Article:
Many people have all but written off the once booming “Motor City.” With a poverty rate of 32 percent and a population that has shrunk from 2 million to under 900,000, the auto capital of the world has become our nation’s most depressed metropolis. Today, as more and more people flee the city, it becomes harder to imagine what the future holds. Now having reached a bottom, Detroit has the opportunity to experience the same kind of revitalization that is slowly taking hold in New Orleans, which aims to be a clean, green model for the nation. Both cities experienced life-altering disasters. Hurricane Katrina, which killed thousands, decimated New Orleans in 2005 and the death of the auto industry, ruined the lives of many and left Detroit unrecognizable. The unlikely sister cities became ghost towns as long time residents fled homes and businesses in search of higher ground and greener pastures.
But before we entirely write off Detroit as an environmental wasteland, let’s look again, and try to imagine the possibilities.
The buzzword is “revitalization.” Urban planners, non-profit groups and remaining residents are trying to find ways to breathe life back into their ailing city. The blank canvas that is Detroit may pose the greatest potential to become sustainable. One possible future for Detroit rests in the growing food movement and the chance to overhaul a food system dependent on massive fossil fuel inputs and chemicals. Even more pressing, is the fact that there is no produce carrying grocery store chain in the city anymore.
Not only are supplies of fresh fruits and veggies disappearing, but there is also a shortage of protein. These conditions qualify Detroit as a food desert, defined as a locality from which healthy food is more than twice as far away as unhealthy food. The health consequences of this phenomenon include diabetes, heart failure, hypertension, and obesity, all currently plaguing Detroit, which has a life expectancy rate lower than any other American city.
One sustainable solution is for Detroit to grow their own food. There is plentiful open land, fertile soil, ample water and a willing workforce. A recent study by a student at Michigan State University indicates that Detroit has enough vacant land to grow 76 percent of the vegetables and 42 percent of the fruits consumed by city residents. The acres of abandoned buildings and property lots make Detroit a hotbed for community gardens and large-scale urban agriculture.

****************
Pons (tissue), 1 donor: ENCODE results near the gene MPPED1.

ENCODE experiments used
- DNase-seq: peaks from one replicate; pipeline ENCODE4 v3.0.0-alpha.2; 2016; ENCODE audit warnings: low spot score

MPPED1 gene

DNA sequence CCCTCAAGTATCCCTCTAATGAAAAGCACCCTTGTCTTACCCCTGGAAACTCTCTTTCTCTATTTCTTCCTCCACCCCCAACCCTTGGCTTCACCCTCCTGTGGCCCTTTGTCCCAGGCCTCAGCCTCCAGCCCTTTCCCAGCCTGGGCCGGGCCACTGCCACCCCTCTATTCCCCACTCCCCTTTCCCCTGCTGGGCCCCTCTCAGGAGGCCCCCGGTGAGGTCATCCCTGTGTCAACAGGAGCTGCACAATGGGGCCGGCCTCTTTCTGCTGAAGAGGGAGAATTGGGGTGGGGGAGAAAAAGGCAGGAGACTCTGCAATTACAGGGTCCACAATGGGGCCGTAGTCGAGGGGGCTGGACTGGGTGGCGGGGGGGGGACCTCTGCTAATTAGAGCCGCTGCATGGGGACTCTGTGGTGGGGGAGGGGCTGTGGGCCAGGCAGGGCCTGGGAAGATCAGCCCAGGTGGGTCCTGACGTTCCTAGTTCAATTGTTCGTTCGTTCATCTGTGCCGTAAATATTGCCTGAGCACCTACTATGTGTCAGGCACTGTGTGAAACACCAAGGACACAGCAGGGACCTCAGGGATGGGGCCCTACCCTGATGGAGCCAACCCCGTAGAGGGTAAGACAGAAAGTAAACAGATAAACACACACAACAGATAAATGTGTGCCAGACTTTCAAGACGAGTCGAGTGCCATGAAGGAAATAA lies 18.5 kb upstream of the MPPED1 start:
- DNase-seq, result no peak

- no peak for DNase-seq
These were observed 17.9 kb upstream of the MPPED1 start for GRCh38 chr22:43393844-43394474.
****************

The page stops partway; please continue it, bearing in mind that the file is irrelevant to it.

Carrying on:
According to GreenBiz.com, the Hantz Group (a Michigan-based financial company) recently announced a plan to develop 10,000 acres of vacant land in downtown Detroit into a mixture of cash crops, ornamental gardens and riding trails. There are over 103,000 vacant lots in the city, 60,000 of which are owned by the city. Urban Farming, a non-profit organization, headed by Taja Seville, has already taken over nearly 60 derelict properties in Detroit and the surrounding areas since 2008. Their mission is to “eradicate hunger while increasing diversity, motivating youth and seniors and optimizing the production of unused land for food and alternative energy.” After the food is grown and dispersed, what ever is left over is donated to local food banks.
Detroit may be in the best position to become the world’s first 100 percent food self-sufficient city…talk about sustainability! Imagine America’s once prosperous, industrial Detroit as the first modern American city where agriculture, not automobiles, is the most vital industry. Mark Dowie, an investigative historian, eloquently portrayed a vision of Detroit in his article, Food Among the Ruins, as one where growing in the city are “chard and tomatoes on vacant lots, orchards on former school grounds, mushrooms in open basements, fish in abandoned factories, hydroponics in bankrupt department stores, livestock grazing on former golf courses, high rise farms in old hotels and waving wheat where cars were once test-driven.”
Can you see it yet?